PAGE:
Few studies have evaluated standing posture in individuals with obesity. One study using a radiographic hip-knee-ankle measurement, found that obese individuals stood in a slightly knee flexed position . However our obese individuals with knee pain tended to use a hyperextension strategy in standing. The adaptation in standing posture may be due to the high BMI in our sample (≥ 35) and knee pain. This posture is thought to reduce the demand on the quadriceps and could potentially prevent fatigue . Our study also provided information in the other degrees of freedom. The analysis of the relative position between the femur and tibia indicated that the center of the femur was near the center in anterior-posterior direction, but located at the medial portion of the tibial plateau. These data provide additional data for more complete understanding of standing posture correction.
During walking, spatiotemporal parameters may be affected by gait speed. The speed we tested was controlled at 0.67m/s (1.5 mph), which is slightly slower than the reported self-selected walking speed of 0.73 to 1.08 m/s for an obese population [7, 31]. At this gait speed, we found that obese individuals with knee pain had slightly increased cadence and decreased stride length compared to individuals walking at a similar gait speed [7, 32], and had increased stride duration and stance phase compared to individuals walking at a faster gait speed [9, 31]. The speed preference and participant characteristics, such as knee pain and presence of osteoarthritis, may contribute to differences between studies.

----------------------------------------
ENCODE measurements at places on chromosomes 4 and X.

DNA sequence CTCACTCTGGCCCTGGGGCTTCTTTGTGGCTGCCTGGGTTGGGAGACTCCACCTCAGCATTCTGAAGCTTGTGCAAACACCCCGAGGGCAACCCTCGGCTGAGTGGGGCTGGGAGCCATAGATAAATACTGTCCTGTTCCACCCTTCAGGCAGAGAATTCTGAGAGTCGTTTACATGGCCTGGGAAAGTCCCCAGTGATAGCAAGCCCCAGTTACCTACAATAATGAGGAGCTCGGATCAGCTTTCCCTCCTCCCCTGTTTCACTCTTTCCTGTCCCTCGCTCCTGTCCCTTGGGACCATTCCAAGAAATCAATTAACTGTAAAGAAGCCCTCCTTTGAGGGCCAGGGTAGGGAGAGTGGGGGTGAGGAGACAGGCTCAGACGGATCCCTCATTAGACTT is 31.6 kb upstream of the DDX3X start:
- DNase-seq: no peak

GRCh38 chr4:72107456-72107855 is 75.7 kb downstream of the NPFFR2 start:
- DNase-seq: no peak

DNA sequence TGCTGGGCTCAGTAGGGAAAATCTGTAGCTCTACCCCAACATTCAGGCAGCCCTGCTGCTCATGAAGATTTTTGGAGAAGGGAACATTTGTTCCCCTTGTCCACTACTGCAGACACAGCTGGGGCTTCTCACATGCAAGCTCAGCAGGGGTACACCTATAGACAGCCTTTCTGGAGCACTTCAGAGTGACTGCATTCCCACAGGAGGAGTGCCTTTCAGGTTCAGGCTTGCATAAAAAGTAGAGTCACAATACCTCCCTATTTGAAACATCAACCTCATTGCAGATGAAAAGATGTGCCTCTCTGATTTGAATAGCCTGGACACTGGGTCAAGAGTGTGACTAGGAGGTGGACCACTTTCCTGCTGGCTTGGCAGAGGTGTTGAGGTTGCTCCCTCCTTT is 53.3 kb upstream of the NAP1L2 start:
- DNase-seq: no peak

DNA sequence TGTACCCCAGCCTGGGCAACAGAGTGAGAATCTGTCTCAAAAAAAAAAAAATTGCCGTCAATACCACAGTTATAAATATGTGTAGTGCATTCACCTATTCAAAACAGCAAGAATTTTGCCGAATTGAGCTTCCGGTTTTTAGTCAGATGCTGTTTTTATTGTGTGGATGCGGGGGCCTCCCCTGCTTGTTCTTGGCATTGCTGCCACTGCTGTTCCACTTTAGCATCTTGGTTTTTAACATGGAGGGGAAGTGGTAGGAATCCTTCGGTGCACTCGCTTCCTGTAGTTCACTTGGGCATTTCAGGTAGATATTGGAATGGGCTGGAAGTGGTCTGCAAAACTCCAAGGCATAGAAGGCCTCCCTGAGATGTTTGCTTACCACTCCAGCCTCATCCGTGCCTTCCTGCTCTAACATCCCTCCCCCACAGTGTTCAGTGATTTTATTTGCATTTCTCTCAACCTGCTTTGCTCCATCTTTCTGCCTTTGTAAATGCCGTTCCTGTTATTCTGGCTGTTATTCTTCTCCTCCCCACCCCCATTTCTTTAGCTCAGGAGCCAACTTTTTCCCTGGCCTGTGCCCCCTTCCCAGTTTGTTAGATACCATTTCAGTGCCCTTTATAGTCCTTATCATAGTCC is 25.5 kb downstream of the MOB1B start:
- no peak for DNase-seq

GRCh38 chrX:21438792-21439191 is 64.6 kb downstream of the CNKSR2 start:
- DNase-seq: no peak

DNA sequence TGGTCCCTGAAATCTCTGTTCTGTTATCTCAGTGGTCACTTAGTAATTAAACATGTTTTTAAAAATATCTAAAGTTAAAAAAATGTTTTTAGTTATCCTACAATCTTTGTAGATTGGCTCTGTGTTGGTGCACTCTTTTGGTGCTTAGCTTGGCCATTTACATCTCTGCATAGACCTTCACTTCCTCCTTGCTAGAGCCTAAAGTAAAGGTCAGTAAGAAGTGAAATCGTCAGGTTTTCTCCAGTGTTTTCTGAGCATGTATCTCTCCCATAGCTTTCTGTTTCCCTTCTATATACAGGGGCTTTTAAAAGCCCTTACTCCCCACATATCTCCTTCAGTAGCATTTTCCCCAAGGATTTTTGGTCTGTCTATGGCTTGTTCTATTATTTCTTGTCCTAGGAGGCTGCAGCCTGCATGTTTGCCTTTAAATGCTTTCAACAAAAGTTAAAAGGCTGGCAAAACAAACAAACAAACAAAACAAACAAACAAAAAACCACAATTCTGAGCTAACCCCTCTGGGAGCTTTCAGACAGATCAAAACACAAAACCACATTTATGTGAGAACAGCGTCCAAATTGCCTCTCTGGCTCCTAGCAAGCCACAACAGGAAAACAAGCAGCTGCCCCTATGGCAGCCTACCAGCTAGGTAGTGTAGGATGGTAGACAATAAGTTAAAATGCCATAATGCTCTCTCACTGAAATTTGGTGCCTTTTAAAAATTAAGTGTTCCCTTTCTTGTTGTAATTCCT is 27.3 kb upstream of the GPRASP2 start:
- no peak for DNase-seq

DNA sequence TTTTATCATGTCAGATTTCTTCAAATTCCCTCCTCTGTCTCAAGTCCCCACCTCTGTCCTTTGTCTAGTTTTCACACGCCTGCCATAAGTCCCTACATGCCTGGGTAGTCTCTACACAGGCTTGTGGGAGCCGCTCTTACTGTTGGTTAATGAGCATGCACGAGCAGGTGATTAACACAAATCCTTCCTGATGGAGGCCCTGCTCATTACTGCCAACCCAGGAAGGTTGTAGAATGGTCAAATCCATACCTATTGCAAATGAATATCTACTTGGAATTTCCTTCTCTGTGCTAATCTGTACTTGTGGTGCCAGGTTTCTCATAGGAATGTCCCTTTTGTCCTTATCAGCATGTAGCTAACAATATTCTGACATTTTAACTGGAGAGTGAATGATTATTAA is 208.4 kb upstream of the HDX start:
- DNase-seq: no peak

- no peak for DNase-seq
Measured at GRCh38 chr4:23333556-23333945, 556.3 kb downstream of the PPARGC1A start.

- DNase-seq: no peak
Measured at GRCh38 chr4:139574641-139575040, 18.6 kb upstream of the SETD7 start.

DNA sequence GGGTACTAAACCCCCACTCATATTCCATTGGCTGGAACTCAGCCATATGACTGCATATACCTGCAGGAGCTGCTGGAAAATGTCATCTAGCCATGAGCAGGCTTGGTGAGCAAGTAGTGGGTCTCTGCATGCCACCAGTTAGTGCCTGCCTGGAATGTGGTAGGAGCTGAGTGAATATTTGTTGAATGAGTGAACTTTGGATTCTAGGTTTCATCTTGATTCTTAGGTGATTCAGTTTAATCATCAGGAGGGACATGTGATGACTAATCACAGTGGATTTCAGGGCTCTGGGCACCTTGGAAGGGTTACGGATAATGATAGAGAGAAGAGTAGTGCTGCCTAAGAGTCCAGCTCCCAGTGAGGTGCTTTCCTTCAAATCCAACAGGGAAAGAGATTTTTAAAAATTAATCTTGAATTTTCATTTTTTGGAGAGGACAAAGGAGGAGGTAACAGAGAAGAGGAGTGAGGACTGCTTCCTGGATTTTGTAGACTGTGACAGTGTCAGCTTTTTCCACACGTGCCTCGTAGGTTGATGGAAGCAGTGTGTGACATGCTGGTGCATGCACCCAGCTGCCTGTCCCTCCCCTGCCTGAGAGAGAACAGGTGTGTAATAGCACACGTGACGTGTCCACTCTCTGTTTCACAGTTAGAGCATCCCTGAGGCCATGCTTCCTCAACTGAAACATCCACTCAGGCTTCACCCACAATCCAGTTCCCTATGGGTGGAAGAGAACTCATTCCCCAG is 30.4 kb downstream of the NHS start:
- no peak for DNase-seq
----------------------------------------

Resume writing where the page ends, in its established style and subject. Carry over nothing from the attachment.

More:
Several studies have reported knee kinematics during gait using skin marker motion analysis in obese individuals [5, 6, 8]. In these studies, obese individuals were found to walk with a similar pattern or with more knee extension and reduced range of motion in the sagittal plane compared to non-obese individuals, and this strategy was assumed to decrease the exertion of the knee extensors and prevent fatigue [10, 33]. Our findings were not in full agreement with past studies [5, 8]. Similar to past studies, our obese individuals walked with a smaller range of flexion-extension motion during the stance phase compared to a healthy population (Fig 3A) . However, our obese individuals walked in a more flexed knee position. While it is commonly thought that a more knee extended position will reduce demand on muscle, our participants did not display this adaptation. The combined smaller range of flexion-extension motion with a more knee flexed position during walking may increase the demands on the quadriceps and other extensors, and this gait pattern may result in early muscle fatigue. Our findings also showed a larger variation in knee flexion angles at initial contact, indicating different gait adaptation strategies could be used among individuals. The initial contact flexion angles were weakly correlated with their WOMAC pain score during walking (r = -0.34), suggesting that pain status may be a major contributor to the gait pattern.